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FAQ about the Wolf

Answers to the most frequent questions about the species.

  • 01
    How many wolves are in the Alps?

    The most recent WAG (Wolf Alpine Group) Report, considering the Alps defined after the Alpine Convention and putting together all the data collected at the Alpine scale is outdated, since it dates back to 2015-2016. In 2015-2016, the wolf alpine population had expanded to the Central-Eastern part. In the same time the Dinaric population had also expanded northward, while the population had increased in density in the Western part of the Alps of Italy and France. In those areas wolves had reached hills and expanded beyond the Alpine chain. The number of packs and pairs was increasing over the countries, with the main population increase occurring in the Western Alps of Italy and France. This last update in 2015-2016 recorded 65 wolf packs and 12 pairs over the Alps, with the great majority of them located in the Western part between Italy and France.

  • 02
    How many wolves are in Italy?

    Unfortunately, we do not know exactly yet, but in 2020-2021 the first monitoring survey of the species is planned on national territory, with Ispra coordination, on behalf of the Italian Ministry of Environment, and in collaboration with the LIFE WolfAlps EU project for the Alpine regions. Thanks to the LIFE WolfAlps project (2013-2018) we have the last estimation for the Italian regions.

  • 03
    How many wolves are in France?

    The latest assessment of the status of the population, conducted during the winter of 2019-2020, indicates 81 reproducing wolf packs in the country. The number of wolves is estimated at between 530 and 630 individuals at present, with a growth rate slightly lower than the average growth rate of 13% estimated from previous years. The number and distribution of wolves in France is thus still growing.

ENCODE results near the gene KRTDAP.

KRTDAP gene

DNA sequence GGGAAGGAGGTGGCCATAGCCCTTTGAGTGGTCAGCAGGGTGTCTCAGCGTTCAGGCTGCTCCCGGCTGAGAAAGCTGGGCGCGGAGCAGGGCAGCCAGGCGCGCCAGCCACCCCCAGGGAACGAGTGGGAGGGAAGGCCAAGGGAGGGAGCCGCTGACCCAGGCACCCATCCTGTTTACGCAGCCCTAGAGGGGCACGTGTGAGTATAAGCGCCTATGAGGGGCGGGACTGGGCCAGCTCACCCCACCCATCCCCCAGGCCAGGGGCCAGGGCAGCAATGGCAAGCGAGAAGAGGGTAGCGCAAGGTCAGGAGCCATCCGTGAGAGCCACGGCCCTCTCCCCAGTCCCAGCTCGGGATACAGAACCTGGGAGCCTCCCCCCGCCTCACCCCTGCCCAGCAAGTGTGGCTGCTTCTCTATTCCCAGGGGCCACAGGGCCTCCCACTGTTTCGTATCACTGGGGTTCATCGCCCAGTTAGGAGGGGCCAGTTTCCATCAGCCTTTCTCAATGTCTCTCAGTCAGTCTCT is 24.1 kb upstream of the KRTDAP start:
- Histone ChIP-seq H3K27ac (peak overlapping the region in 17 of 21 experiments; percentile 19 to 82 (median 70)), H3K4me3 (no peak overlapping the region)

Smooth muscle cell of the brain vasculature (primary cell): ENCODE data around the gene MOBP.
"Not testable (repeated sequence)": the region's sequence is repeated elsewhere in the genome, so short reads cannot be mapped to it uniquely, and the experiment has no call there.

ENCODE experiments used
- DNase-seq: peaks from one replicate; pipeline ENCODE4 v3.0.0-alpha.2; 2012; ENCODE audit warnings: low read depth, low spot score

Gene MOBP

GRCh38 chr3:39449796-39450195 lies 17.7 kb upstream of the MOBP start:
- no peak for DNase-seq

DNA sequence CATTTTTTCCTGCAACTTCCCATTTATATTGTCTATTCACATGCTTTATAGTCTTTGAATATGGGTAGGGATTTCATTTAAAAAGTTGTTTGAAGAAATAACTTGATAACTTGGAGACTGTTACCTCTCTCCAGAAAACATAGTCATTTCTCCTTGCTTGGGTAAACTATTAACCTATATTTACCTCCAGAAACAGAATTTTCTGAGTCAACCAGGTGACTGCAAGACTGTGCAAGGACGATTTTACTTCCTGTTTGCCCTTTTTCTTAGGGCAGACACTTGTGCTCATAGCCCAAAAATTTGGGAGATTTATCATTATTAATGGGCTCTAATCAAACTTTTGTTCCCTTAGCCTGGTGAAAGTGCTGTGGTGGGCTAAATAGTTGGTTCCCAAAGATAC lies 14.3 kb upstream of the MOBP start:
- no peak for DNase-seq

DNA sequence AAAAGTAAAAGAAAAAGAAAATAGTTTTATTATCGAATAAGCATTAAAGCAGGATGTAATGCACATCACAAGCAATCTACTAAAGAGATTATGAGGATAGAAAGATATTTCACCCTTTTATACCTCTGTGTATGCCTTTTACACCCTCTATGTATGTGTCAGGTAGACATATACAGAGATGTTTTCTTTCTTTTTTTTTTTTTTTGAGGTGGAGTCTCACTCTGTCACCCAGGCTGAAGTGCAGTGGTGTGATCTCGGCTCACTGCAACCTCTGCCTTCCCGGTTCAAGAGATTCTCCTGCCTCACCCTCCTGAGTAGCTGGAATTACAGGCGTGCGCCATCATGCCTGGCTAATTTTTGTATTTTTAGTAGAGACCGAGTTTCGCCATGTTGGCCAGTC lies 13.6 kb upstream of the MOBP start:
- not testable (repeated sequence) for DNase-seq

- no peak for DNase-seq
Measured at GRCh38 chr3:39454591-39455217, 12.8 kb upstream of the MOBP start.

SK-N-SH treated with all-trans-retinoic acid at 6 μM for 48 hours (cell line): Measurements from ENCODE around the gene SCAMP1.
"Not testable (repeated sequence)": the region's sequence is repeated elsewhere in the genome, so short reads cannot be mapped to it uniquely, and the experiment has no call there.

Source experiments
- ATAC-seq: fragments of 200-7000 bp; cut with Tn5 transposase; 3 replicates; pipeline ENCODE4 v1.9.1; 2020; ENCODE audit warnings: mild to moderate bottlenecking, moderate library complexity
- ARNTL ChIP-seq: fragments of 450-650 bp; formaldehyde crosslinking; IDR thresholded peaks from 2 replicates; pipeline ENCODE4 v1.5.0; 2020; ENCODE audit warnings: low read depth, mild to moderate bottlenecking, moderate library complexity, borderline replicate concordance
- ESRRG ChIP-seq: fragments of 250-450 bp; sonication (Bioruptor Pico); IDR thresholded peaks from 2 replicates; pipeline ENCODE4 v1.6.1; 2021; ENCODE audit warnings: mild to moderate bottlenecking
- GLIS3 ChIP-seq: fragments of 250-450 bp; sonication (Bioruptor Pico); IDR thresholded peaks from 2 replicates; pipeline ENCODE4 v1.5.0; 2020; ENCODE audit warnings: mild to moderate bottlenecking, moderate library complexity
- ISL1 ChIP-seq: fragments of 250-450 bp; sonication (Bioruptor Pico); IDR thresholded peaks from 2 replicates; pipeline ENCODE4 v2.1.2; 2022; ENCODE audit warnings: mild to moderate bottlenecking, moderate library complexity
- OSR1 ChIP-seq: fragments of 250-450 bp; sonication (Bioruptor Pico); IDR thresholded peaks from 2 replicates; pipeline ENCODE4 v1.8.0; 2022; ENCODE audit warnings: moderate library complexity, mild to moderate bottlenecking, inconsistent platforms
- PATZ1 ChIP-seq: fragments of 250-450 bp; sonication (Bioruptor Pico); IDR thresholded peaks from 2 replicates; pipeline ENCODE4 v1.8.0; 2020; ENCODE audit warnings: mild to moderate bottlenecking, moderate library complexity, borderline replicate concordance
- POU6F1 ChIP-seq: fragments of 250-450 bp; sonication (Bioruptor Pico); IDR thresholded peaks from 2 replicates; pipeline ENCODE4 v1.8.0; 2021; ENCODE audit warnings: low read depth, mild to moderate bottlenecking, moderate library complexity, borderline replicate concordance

• 04
    How many wolves are in Austria?

    The first pack was formed in 2016 on a military training area (Allentsteig). In the following years, there was again one pack in 2017, three packs in 2018 and 2019 and probably only one pack in 2020. The number of confirmed adult and subadult wolves increased from 6 in 2016 to 32 in 2019. All packs are located in the lowlands of Northern Austria.

  • 05
    How do you estimate the size of the wolf population in the Alps?

    Similar monitoring techniques are applied over the Alpine countries, which basically consist in sign surveys, snow-tracking sessions in winter and wolf howling sessions in summer, all associated with standardized non-invasive molecular sampling and systematic and opportunistic camera-trapping. According to the levels of wolf occurrences, the combination of these monitoring tools vary between countries. A few pilot studies using GPS marked wolves are also used for specific purposes on wolf spatial use (Italy, Slovenia) or predator-prey studies (France). The LIFE WolfAlps project (2013-2018) developed a standardized and unified wolf monitoring strategy with standard criteria and a unique network for the Italian Alps from west to east, together with Slovenia, now applied all over the  Italian Alps in coherence with the WAG (Wolf Alpine Group) criteria.

  • 06
    What is wolf-howling?

    Wolf-howling is a non invasive sampling technique that is based on the wolf’s natural tendency to howl when stimulated. It consists of the emission of “artificial” howls, which have a wolf-like wavelength and frequency. The wolf-howling technique provides indications about the reproduction of the dominant pair thanks to the pups’ voice recognition. The sonogram analysis of the registered howls with specific software allows to identify the number of wolves howling. This technique is mainly used in summer, when litters are present.

  • 07
    What is snow-tracking?

    Snow tracking is a non-invasive sampling technique that consists in tracing the tracks of wolves, following their movement when there is snow on the ground. This technique gives indications about the minimal number of animals present and facilitates the biological samples collection (urine and scats), material from which the wolf DNA can be extracted through molecular genetic analysis. All the data obtained with snow-tracking, together with the results of molecular genetic analysis and camera trapping, contribute to the pack size evaluation and of the minimum estimate of the wolves present in a territory in a given time interval (minimum number of wolves actually counted).

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